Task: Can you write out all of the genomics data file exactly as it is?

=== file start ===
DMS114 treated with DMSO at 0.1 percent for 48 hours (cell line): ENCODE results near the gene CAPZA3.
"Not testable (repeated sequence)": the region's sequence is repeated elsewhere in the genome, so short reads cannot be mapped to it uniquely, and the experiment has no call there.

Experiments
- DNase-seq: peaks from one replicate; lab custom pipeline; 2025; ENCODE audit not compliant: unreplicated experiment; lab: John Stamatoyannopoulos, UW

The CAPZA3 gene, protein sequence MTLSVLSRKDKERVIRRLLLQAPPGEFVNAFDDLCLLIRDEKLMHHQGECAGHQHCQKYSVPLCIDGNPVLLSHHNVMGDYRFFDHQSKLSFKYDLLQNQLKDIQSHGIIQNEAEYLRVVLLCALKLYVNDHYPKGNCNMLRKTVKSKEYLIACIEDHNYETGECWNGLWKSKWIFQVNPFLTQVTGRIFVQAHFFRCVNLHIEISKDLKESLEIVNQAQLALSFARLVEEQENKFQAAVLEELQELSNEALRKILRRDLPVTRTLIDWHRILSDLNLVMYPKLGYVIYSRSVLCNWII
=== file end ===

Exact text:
DMS114 treated with DMSO at 0.1 percent for 48 hours (cell line): ENCODE results near the gene CAPZA3.
"Not testable (repeated sequence)": the region's sequence is repeated elsewhere in the genome, so short reads cannot be mapped to it uniquely, and the experiment has no call there.

Experiments
- DNase-seq: peaks from one replicate; lab custom pipeline; 2025; ENCODE audit not compliant: unreplicated experiment; lab: John Stamatoyannopoulos, UW

The CAPZA3 gene, protein sequence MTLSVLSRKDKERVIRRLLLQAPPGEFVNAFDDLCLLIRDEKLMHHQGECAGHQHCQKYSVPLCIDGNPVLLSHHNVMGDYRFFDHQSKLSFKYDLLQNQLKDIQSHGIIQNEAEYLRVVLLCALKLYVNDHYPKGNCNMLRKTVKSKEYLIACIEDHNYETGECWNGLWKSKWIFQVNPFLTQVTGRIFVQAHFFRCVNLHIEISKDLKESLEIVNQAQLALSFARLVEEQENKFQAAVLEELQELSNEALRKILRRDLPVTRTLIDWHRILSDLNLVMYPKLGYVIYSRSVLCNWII